| Social media offers many benefits, but Guard members must remain aware of its risks
ARLINGTON, Va., (3/6/2014) - The use of social media has made it easier for many to stay connected to friends and family. It often provides the opportunities to give near instant communications via text or images and can help ease stresses when Service members are deployed. The benefits of social media are nearly endless and often far reaching.
"Social media spreads news faster than any other media," said Chief Master Sgt. Mitchell Brush, the senior enlisted advisor for the chief, National Guard Bureau, on his Facebook page, adding "it empowers us to effect change and do good on a community, state, national or even international level."
But while there are many benefits of social media, there are sometimes dangerous ramifications if used inappropriately. The use of social media can often have unintended consequences and in some cases, end military careers.
Even things that may be part of an inside joke among friends, may have a larger meaning or significance when the uniform is worn. Guard members must avoid offensive and inappropriate behavior that could bring discredit upon themselves and the National Guard. This includes posting any defamatory, libelous or obscene material.
"You represent the National Guard in cyberspace just as you do in the real world," said Brush, adding "the same military bearing is expected of you here as we expect on the street."
To educate Soldiers and Airmen of the use of social media, both the Army and Air Force have each published a social media handbook which gives guidance for Guardmembers on the use of the medium.
"You are personally responsible for what you say and post on social networking services and any other medium," according to the Air Force Social Media Guide. In addition, "if you have doubts about whether you should post something, err on the side of caution."
The Army Social Media Handbook provides similar guidance for Soldiers.
"Soldiers using social media must abide by the Uniform Code of Military Justice at all times. Commenting, posting or linking to material that violates the UCMJ or basic rules of Soldier conduct is prohibited," adding "it is important that all Soldiers know that once they log on to a social media platform, they still represent the Army."
Even if personal settings are set to private, posted items may not stay private as those who have been granted access can share those postings with others.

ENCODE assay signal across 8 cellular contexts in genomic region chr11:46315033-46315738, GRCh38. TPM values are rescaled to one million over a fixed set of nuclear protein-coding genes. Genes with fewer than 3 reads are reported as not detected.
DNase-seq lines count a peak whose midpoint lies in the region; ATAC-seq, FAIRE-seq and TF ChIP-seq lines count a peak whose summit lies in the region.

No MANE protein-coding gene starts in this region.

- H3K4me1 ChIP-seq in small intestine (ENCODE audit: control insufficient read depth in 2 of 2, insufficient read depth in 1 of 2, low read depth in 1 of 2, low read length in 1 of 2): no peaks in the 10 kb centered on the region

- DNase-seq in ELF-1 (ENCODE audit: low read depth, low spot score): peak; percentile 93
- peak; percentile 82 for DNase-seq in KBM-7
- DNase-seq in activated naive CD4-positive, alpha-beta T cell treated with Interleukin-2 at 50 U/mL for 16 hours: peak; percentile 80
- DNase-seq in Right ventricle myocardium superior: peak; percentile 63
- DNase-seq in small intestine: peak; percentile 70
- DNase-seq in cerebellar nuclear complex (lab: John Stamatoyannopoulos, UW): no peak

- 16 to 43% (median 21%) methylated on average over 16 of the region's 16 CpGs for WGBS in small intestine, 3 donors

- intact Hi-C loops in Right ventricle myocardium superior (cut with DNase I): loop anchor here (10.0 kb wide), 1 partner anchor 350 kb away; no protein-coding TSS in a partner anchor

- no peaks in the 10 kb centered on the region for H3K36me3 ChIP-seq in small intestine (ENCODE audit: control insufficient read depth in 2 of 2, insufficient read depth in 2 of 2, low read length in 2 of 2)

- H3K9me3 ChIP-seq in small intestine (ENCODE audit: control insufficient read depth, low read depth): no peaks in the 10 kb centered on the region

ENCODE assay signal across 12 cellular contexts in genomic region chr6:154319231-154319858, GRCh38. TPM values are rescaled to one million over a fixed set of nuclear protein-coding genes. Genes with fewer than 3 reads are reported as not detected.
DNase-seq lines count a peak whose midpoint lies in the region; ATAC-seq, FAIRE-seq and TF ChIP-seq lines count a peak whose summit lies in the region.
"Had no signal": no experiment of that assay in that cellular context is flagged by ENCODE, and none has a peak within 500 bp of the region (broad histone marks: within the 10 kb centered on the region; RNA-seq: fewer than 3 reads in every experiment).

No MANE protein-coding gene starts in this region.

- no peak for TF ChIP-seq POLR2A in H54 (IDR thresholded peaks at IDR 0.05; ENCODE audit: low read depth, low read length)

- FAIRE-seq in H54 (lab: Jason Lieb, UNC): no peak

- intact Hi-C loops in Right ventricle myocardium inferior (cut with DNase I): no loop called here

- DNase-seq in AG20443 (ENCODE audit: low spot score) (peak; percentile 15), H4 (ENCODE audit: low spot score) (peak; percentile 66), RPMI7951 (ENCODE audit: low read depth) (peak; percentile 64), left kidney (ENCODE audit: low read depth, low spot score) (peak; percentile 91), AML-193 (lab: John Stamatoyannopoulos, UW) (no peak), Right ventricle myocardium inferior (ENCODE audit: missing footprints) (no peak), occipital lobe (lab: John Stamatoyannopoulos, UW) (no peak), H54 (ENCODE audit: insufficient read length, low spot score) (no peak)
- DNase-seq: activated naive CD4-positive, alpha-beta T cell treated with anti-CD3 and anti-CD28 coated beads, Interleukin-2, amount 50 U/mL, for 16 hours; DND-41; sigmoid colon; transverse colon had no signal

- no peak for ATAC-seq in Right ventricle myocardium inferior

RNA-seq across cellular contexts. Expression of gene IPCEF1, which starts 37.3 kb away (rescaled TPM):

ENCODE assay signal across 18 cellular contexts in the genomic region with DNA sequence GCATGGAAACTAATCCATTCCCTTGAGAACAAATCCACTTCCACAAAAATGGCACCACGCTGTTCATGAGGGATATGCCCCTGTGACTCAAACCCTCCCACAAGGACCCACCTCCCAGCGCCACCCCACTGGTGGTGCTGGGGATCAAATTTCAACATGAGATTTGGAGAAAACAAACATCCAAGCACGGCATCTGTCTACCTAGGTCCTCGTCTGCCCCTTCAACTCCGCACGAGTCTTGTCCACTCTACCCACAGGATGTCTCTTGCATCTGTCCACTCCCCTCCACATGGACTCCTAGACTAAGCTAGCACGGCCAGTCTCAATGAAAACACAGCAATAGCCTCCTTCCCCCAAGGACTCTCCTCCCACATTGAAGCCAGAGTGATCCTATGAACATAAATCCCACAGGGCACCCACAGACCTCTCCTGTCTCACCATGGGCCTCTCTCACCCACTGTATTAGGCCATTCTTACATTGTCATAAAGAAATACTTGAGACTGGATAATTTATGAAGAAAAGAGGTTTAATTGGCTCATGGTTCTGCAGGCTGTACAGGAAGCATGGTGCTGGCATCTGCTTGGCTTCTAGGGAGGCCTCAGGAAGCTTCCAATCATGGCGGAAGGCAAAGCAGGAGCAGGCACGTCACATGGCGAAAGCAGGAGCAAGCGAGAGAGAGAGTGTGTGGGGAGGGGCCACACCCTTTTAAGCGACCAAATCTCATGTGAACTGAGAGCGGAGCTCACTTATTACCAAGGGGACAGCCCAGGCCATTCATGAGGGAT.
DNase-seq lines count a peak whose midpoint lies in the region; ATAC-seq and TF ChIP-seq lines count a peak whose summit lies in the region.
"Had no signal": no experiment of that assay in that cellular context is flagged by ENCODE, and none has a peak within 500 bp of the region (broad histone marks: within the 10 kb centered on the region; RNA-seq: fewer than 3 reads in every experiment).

According to the Army Social Media Handbook, acceptable postings include pride and support for service, links to published articles about a unit or any information that is already public domain is acceptable.
Prohibited postings include specific unit movement information, gossip, or anything that would represent the military in a bad light.
Guard members should not release personal identifiable information that could be used to distinguish their individual identity or that of another Service member.
Further information and guidance can be obtained by following the Air Force and Army Social Media handbook links below.
U.S. Army Social Media Handbook
U.S. Air Force Social Media Handbook
Behavior in or out of uniform must reflect our shared values and those of our parent services at all times.
By Tech. Sgt. David Eichaker
National Guard Bureau
Looking to the Future Evokes a Torrent of Memories
Posted: 2014-07-24 05:02 PM
A letter to Army Magazine
by Gen. John W. Vessey
Thanks for the June issue. It had a number of important articles for those interested in the future of America's Army.
As always, Gen. Frederick J. Kroesen, U.S. Army retired, had important thoughts for policymakers and voting citizens to consider ("More Than a Fair Share of Sacrifice"). Special thanks to Lt. Gen. Daniel P. Bolger, U.S. Army retired, for "The Day Before D-Day." As one of those Fifth Army soldiers who marched through Rome that day, however, I'd say it was not the greatest day of the war. That came almost a year later when the war ended, but it was certainly the second-best day of the war.
Brothers in aviation deploy together
Posted: 2014-07-22 08:16 AM
FORT HOOD, Texas - Joshua is the quietest of the three Tidei brothers. He is the only one to sport a mustache. When he speaks, jargon about aircraft maintenance flows out effortlessly. As an aircraft maintainer with the 2nd Battalion, 147th Assault Helicopter Battalion, he makes sure the UH-60 Black Hawks he maintains are working properly. He takes the job seriously. It could be his brother Jonathon, a UH-60 Black Hawk pilot, flying the helicopter next.
Chief Warrant Officer 2 Jonathon J. Tidei, Spc. Caleb P. Tidei and Spc. Joshua P. Tidei are deploying to Kuwait together.
The Importance of the American - Norwegian Reciprocal Troop Exchange
Posted: 2014-07-17 09:49 AM
CAMP RIPLEY, Minn.- "It's important to know the people we are going to serve with overseas before we get there," said Col Scott St. Sauver, Camp Ripley Post Commander.
Since its conception in world affairs, the United States of American has relied on the cooperation and partnerships of its allies during times of peace and war. These partnerships have ensured the progress of our national economic interests, advanced our medical and scientific research and strengthened the security of our military at home as well as overseas.
We have a lot to learn from each other and it starts right here, with the young members of these two military organizations.